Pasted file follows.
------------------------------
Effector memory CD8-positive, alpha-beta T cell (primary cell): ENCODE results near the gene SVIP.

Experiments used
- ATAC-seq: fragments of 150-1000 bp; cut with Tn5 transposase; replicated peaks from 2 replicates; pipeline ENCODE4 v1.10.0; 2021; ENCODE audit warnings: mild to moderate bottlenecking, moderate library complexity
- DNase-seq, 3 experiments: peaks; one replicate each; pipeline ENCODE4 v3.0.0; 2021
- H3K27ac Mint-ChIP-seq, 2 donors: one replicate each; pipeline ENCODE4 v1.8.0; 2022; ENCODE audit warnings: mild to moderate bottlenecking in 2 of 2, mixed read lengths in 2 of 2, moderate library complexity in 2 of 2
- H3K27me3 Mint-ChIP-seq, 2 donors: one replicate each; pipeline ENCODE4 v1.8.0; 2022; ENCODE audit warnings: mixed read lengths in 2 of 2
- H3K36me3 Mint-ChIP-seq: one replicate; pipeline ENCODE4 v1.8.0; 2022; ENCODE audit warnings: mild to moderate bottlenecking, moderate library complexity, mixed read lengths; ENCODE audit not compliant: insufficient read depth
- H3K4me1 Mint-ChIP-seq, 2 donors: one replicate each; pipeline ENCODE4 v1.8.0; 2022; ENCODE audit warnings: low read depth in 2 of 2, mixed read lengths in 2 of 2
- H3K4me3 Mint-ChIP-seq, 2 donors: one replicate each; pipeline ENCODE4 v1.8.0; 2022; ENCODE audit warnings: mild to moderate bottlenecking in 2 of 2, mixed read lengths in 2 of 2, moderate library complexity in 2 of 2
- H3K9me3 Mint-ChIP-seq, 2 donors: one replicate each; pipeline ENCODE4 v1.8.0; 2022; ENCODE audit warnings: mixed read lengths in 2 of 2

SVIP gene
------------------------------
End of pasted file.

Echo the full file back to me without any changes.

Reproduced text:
Effector memory CD8-positive, alpha-beta T cell (primary cell): ENCODE results near the gene SVIP.

Experiments used
- ATAC-seq: fragments of 150-1000 bp; cut with Tn5 transposase; replicated peaks from 2 replicates; pipeline ENCODE4 v1.10.0; 2021; ENCODE audit warnings: mild to moderate bottlenecking, moderate library complexity
- DNase-seq, 3 experiments: peaks; one replicate each; pipeline ENCODE4 v3.0.0; 2021
- H3K27ac Mint-ChIP-seq, 2 donors: one replicate each; pipeline ENCODE4 v1.8.0; 2022; ENCODE audit warnings: mild to moderate bottlenecking in 2 of 2, mixed read lengths in 2 of 2, moderate library complexity in 2 of 2
- H3K27me3 Mint-ChIP-seq, 2 donors: one replicate each; pipeline ENCODE4 v1.8.0; 2022; ENCODE audit warnings: mixed read lengths in 2 of 2
- H3K36me3 Mint-ChIP-seq: one replicate; pipeline ENCODE4 v1.8.0; 2022; ENCODE audit warnings: mild to moderate bottlenecking, moderate library complexity, mixed read lengths; ENCODE audit not compliant: insufficient read depth
- H3K4me1 Mint-ChIP-seq, 2 donors: one replicate each; pipeline ENCODE4 v1.8.0; 2022; ENCODE audit warnings: low read depth in 2 of 2, mixed read lengths in 2 of 2
- H3K4me3 Mint-ChIP-seq, 2 donors: one replicate each; pipeline ENCODE4 v1.8.0; 2022; ENCODE audit warnings: mild to moderate bottlenecking in 2 of 2, mixed read lengths in 2 of 2, moderate library complexity in 2 of 2
- H3K9me3 Mint-ChIP-seq, 2 donors: one replicate each; pipeline ENCODE4 v1.8.0; 2022; ENCODE audit warnings: mixed read lengths in 2 of 2

SVIP gene